A similar question is posted here: What's an appropriate HTTP status code to return by a REST API service for a validation failure?

The answer in the thread above states that "For instance if the URI is supposed to have an ISO-8601 date and you find that it's in the wrong format or refers to February 31st, then you would return an HTTP 400. Ditto if you expect well-formed XML in an entity body and it fails to parse."

However, what happens if the user submitted correctly formatted data? By this I mean, the user submitted a plain alphabetical string / text for the username and password (which is perfectly valid for my application). The only issue is that the password did not match with the username. In this case, 400 will be incorrect because it is perfectly valid syntax and well-formed.

A 401 would be incorrect (as suggested here: Which HTTP status code to say username or password were incorrect?) because the user is not trying to access any page, he is simply trying to login and entered data which does not match.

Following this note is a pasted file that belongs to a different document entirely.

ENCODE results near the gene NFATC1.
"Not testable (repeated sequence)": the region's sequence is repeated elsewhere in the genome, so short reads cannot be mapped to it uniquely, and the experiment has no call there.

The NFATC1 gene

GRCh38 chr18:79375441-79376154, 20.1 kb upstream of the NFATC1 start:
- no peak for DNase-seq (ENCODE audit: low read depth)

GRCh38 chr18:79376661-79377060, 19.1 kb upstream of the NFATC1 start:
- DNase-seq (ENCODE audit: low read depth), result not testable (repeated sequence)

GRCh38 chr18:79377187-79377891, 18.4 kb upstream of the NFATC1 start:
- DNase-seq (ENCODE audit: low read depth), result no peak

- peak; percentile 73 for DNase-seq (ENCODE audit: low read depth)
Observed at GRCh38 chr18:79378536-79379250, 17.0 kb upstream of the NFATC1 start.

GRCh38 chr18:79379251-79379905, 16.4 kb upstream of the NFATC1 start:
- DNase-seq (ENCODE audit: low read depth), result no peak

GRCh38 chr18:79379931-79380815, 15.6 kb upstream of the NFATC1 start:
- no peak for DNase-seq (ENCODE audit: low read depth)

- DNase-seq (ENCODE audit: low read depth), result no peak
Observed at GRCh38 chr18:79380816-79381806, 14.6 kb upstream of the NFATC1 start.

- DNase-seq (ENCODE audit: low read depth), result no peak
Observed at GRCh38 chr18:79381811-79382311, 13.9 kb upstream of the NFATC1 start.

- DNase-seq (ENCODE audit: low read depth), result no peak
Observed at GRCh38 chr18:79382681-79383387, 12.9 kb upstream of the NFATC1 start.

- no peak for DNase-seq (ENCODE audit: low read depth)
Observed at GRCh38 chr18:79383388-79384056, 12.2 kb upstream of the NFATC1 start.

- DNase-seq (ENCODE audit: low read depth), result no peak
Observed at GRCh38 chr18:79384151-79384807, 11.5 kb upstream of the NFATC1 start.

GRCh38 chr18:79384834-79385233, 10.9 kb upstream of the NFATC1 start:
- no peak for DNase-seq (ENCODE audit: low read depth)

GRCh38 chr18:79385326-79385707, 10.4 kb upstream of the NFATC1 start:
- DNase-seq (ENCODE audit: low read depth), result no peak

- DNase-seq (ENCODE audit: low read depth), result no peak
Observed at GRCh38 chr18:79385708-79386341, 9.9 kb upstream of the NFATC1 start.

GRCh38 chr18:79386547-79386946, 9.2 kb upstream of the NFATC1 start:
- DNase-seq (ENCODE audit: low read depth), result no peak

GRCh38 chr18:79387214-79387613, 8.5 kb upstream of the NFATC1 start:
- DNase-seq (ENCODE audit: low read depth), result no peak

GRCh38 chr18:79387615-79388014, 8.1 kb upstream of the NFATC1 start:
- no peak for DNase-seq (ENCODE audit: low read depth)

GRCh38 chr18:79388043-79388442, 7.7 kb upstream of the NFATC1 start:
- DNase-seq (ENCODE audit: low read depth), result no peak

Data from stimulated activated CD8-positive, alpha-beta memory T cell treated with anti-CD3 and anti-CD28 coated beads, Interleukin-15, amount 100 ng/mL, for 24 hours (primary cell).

If you look back at the first post I linked to, the second answer states that 422 is the correct response (and it looks correct to me), however, I am using Django Rest Framework and 422 is not part of the status codes (a list of the status codes which are part of DRF can be found here: http://www.django-rest-framework.org/api-guide/status-codes/#client-error-4xx)

404 also doesn't look right because the data is successfully accepted and not refused.

With that said, what is the real correct response which should be used?

5 Answers 5


If you are strictly using the HTTP authentication framework provided by RFC 7235 for your REST API, the correct HTTP code would actually be 401. From the RFC:

The 401 (Unauthorized) status code indicates that the request has not been applied because it lacks valid authentication credentials for the target resource. The server generating a 401 response MUST send a WWW-Authenticate header field (Section 4.1) containing at least one challenge applicable to the target resource.

If the request included authentication credentials, then the 401 response indicates that authorization has been refused for those credentials. The user agent MAY repeat the request with a new or replaced Authorization header field (Section 4.2).

Your REST API should employ an authentication scheme of some sort in order to return a valid 401 response to your client.

Another pertinent section from RFC 7235, page 4:

Upon receipt of a request for a protected resource that omits